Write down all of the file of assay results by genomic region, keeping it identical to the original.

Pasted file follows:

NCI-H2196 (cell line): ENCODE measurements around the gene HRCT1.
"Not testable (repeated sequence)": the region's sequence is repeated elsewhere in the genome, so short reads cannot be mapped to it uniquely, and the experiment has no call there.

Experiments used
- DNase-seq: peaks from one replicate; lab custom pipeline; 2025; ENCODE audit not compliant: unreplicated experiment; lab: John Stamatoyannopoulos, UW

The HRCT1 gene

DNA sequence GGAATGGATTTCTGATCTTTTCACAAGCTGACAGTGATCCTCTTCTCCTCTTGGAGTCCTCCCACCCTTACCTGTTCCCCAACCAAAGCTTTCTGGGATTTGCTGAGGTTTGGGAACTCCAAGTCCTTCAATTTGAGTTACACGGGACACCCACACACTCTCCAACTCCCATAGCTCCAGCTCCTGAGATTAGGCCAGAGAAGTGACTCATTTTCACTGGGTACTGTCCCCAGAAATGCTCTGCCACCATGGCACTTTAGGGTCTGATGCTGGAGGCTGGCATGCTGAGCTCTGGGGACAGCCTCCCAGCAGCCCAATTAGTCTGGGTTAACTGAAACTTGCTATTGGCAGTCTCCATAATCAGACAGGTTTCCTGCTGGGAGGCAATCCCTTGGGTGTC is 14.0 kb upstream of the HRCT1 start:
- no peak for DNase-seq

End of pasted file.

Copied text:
NCI-H2196 (cell line): ENCODE measurements around the gene HRCT1.
"Not testable (repeated sequence)": the region's sequence is repeated elsewhere in the genome, so short reads cannot be mapped to it uniquely, and the experiment has no call there.

Experiments used
- DNase-seq: peaks from one replicate; lab custom pipeline; 2025; ENCODE audit not compliant: unreplicated experiment; lab: John Stamatoyannopoulos, UW

The HRCT1 gene

DNA sequence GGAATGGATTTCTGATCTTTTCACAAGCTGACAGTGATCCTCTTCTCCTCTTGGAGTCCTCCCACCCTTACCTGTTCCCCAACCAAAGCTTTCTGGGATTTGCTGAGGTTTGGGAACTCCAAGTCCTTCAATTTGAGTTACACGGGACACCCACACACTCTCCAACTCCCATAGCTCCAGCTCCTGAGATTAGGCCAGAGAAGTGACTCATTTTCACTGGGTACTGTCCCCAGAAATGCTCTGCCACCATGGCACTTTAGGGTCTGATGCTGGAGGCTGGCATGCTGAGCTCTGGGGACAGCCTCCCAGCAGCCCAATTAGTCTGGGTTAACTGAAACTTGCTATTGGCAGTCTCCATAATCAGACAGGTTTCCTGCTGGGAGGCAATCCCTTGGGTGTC is 14.0 kb upstream of the HRCT1 start:
- no peak for DNase-seq